Overnight change to stamp duty land tax, an overall review of Autumn Statement
3 December 2014
Bill Dodwell, Deloitte’s head of tax policy said: “Autumn Statement 2014 will be remembered for the overnight change to stamp duty land tax. Perhaps encouraged by Scotland, the Chancellor has abolished the ancient ‘slab’ basis and moved to a progressive system. The new system applies to exchanges from 4 December and will result in lower tax bills for 98% of home buyers. Homes up to £937,500 will pay less stamp duty than under the old system but the most expensive homes will face a 12% charge over £1.5 million. It’s a costly policy – some £800 million annually.
“International corporate taxation has hit the headlines over the last few years. The UK has taken a leading role in working with the G20 and OECD for change and today announced consultation on countering so-called Hybrid Mismatches (arrangements where a multinational can claim a tax deduction in one country without equivalent taxable income in another country). The changes are likely to take effect in 2017, in line with other G20/OECD countries. A surprise measure is a new diverted profits tax to be levied at 25% primarily on digital businesses. Those targeted appear to be businesses with a UK presence (people) but which currently report modest UK taxable income. No details have been announced – these will come out on 10 December. It appears to be a measure that fits into the international Base Erosion and Profit Shifting project but where the UK is moving ahead of other countries.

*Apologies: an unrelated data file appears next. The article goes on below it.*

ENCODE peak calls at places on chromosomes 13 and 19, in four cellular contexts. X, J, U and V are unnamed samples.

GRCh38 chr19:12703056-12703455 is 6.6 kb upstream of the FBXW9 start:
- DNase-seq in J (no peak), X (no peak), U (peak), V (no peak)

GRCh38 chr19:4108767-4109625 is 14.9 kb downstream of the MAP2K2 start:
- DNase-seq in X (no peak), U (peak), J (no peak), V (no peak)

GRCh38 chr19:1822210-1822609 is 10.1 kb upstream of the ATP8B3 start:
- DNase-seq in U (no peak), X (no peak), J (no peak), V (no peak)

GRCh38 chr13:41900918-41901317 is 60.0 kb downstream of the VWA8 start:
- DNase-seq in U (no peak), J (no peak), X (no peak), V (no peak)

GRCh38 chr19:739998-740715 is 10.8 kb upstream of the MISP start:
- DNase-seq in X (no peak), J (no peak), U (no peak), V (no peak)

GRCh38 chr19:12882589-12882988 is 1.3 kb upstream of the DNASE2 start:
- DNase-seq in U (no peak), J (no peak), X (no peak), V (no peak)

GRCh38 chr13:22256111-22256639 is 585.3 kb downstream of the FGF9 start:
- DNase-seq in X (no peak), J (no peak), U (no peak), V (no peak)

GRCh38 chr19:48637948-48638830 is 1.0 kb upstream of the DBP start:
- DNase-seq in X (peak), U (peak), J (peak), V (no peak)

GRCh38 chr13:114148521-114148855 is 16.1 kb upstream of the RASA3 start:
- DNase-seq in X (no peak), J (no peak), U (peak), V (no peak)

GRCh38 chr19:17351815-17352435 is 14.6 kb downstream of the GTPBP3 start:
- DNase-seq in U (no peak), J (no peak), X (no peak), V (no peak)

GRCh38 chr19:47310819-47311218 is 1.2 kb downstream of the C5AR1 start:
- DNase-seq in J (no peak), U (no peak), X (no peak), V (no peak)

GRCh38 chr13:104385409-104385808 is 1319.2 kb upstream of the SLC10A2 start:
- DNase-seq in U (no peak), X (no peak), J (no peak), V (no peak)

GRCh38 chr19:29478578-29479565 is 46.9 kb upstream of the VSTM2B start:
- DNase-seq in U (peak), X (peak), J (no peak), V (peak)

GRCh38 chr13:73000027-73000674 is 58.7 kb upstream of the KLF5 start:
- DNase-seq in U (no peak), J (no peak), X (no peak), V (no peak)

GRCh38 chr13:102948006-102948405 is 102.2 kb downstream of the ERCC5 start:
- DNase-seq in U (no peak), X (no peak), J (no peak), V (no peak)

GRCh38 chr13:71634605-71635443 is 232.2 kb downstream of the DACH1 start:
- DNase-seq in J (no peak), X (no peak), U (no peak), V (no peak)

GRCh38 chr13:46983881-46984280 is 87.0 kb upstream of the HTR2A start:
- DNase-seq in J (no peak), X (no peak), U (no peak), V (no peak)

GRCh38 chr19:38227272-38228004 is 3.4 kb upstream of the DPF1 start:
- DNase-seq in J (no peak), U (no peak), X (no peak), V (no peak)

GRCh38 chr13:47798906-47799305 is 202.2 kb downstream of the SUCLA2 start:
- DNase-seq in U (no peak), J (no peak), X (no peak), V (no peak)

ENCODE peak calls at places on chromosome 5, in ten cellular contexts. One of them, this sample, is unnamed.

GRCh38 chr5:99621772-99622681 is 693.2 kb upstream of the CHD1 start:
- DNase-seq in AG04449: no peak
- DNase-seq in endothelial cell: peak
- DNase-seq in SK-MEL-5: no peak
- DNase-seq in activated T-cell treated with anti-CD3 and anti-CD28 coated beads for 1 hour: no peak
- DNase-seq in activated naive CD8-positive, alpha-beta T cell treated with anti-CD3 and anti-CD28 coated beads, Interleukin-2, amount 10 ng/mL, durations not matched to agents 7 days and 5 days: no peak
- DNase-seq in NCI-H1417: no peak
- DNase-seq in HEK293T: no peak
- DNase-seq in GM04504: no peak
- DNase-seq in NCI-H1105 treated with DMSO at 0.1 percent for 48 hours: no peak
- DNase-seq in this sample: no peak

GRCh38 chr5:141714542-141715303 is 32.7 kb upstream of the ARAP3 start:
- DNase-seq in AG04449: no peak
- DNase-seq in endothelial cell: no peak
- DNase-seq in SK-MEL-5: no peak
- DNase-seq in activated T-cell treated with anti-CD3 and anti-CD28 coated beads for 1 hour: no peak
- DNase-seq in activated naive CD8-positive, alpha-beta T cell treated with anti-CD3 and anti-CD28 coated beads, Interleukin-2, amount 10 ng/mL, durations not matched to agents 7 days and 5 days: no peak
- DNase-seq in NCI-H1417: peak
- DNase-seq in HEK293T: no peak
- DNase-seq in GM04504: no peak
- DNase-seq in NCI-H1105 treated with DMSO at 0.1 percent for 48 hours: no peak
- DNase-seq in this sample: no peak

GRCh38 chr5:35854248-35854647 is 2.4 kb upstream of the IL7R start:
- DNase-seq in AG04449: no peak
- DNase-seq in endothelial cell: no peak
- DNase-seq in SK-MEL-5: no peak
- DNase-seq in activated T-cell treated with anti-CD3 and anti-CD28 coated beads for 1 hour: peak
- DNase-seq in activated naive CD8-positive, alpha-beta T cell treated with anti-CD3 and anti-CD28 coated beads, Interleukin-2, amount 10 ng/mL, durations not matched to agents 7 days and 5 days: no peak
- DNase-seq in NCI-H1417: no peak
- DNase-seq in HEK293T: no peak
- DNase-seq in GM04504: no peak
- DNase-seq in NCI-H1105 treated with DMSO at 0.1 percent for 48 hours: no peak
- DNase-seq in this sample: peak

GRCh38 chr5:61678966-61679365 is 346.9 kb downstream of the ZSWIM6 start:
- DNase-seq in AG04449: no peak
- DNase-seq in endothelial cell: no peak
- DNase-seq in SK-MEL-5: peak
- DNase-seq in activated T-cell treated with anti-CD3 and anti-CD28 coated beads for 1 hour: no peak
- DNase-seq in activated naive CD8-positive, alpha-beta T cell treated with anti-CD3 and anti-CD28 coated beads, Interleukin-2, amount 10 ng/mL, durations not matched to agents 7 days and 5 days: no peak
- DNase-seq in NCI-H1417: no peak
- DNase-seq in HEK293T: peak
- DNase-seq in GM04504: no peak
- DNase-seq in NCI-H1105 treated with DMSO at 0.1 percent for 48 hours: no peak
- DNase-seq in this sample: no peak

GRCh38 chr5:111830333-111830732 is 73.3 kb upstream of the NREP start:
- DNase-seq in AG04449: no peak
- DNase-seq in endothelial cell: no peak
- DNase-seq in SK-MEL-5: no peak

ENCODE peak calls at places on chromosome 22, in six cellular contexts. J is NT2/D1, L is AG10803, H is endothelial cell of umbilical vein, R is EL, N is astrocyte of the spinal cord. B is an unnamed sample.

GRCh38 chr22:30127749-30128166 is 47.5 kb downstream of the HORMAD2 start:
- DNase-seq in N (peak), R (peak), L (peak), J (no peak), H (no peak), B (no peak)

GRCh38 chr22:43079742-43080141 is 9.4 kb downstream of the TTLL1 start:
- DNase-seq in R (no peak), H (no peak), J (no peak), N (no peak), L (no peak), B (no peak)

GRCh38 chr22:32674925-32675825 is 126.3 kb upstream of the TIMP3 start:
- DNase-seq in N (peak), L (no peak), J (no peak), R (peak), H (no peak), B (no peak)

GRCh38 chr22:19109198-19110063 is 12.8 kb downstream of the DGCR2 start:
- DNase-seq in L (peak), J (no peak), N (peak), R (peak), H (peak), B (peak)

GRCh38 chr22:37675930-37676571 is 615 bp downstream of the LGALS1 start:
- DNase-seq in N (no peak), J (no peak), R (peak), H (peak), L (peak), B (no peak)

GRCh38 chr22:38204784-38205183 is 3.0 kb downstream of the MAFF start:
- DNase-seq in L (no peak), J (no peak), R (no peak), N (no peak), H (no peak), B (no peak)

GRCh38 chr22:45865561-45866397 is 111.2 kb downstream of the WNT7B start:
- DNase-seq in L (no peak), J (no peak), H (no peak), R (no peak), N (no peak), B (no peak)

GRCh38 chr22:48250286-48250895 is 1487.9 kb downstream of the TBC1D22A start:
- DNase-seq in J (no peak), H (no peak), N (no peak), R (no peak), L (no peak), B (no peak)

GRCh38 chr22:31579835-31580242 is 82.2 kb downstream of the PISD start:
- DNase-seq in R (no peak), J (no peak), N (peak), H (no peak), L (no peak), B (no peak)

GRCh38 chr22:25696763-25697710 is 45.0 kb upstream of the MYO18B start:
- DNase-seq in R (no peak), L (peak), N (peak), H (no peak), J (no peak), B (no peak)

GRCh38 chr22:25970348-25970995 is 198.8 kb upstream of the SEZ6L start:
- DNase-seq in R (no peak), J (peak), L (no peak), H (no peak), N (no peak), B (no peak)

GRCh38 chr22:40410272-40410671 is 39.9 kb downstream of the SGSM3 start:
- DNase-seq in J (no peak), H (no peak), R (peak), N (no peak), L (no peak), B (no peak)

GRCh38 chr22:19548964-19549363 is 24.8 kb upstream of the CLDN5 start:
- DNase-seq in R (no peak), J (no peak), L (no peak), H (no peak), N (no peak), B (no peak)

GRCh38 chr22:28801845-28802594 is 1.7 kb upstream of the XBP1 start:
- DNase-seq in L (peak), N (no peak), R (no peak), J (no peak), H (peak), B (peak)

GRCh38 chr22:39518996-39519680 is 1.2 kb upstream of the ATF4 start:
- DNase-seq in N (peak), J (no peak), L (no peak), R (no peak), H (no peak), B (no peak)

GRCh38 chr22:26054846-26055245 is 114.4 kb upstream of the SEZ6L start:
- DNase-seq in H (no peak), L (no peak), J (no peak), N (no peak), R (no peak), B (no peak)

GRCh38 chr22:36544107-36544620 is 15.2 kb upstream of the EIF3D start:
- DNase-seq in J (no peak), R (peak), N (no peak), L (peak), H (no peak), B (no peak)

“As we move well away from the financial crisis the Chancellor has chosen to limit the use that banks may make of massive losses incurred on asset write-downs. In future only half of taxable profits may be offset with losses, which is expected to raise over £700 million annually. Other countries in the EU also have loss limitation rules.
“There are a range of anti-avoidance measures, including a move to amend the accelerated payment rules to cover cases where the payment is due from a group of companies. This is expected to bring in just under £800 million over two years. There’s also new money going into R&D tax credits with increases in the rates for both the SME and Large company schemes. Orchestras and children’s TV also join the creative industries tax credit arrangements.
“Overall, the Autumn statement is fiscally neutral and, as with Budget 2014, the Chancellor has identified a measure that seizes the headlines.”
Visit our dedicated Autumn Statement website.
Notes to editors
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The information contained in this press release is correct at the time of going to press.
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